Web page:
This activity is designed to actively engage students in examination of primary documents and engage critical thinking skills in interpretation. It can address numerous aspect of the New York State Curriculum. Please note, however, that in order for the program to address all identified curriculum areas, the full program must be implemented, including recommended in-class pre-visit and post-visit activities. It also constitutes document-based analysis and questions, which will provide an opportunity to practice skills needed for NYS Regents testing. NYS Curriculum areas that can be addressed by the program include:

SS 1 - History of the United States and New York

Particular Social Studies emphasis is on curriculum areas relating to the progressive movement and social reform in America, and on the rise of America in global politics.

SS 5 - Civics, Citizenship and Government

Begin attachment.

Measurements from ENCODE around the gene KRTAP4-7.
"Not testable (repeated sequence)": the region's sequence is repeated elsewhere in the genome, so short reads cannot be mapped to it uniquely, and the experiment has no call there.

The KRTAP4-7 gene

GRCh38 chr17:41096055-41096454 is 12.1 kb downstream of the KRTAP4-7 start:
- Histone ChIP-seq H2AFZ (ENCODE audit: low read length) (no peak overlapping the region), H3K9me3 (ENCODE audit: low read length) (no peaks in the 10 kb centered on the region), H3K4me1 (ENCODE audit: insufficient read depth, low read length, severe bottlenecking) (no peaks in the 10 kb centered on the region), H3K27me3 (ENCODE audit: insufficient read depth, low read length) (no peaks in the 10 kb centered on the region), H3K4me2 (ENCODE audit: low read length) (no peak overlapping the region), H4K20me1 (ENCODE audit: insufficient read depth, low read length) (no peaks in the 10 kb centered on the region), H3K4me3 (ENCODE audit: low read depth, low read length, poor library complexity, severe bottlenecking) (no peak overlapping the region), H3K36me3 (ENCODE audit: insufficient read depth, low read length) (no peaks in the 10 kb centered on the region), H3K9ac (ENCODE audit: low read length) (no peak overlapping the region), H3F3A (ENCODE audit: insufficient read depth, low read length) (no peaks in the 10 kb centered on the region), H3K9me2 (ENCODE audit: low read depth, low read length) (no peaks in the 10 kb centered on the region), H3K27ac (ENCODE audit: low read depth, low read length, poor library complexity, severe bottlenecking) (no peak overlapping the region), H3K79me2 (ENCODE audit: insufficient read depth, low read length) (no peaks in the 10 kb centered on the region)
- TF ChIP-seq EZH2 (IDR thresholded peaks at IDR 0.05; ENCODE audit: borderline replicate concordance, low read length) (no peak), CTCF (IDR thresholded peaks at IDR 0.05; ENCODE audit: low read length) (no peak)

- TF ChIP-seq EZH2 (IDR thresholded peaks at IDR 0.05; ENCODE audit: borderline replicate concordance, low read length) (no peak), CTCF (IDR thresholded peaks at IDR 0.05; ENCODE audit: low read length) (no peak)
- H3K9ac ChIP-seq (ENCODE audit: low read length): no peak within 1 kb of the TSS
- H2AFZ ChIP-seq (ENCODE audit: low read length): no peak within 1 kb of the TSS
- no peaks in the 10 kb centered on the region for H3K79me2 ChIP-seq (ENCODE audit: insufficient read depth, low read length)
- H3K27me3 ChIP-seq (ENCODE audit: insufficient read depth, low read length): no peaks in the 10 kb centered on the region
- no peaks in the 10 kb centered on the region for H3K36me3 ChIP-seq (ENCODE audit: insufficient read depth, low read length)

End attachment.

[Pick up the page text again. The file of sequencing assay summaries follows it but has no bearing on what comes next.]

ELA 1 - Language for Information and Understanding

ELA 2 - Language for Literary Response and Expression

ELA 3 - Language for Critical Analysis and Evaluation

Arts 1 - Creating, Performing and Participating in the Arts

Arts 2 - Knowing and Using Arts Materials and Resources

Arts 3 - Responding to and Analyzing Works of Art

Arts 4 - Understanding the Cultural Dimensions and Contributions of the Arts

MST 5 - Technology

Themes:

  • The circumstances of the assassination of President William McKinley and the inauguration of Theodore Roosevelt in Buffalo in September of 1901.
  • The importance of Theodore Roosevelt's presidency as a major turning point in American history.
  • Life of a typical upper class American family, such as Theodore Roosevelt or the Wilcox family, at the turn of the 20th century.
  • Technology and inventions available in the American home of the early 20th century, and the impact they had on life at the time.

Suggested Pre-Visit Preparation

In order for students to benefit fully from their on-site visit, it is helpful if they have received some prior preparation on what to expect and to introduce themes that will be explored during their visit. We recommend that some class time prior to their visit be devoted to this purpose. The following activities are recommended: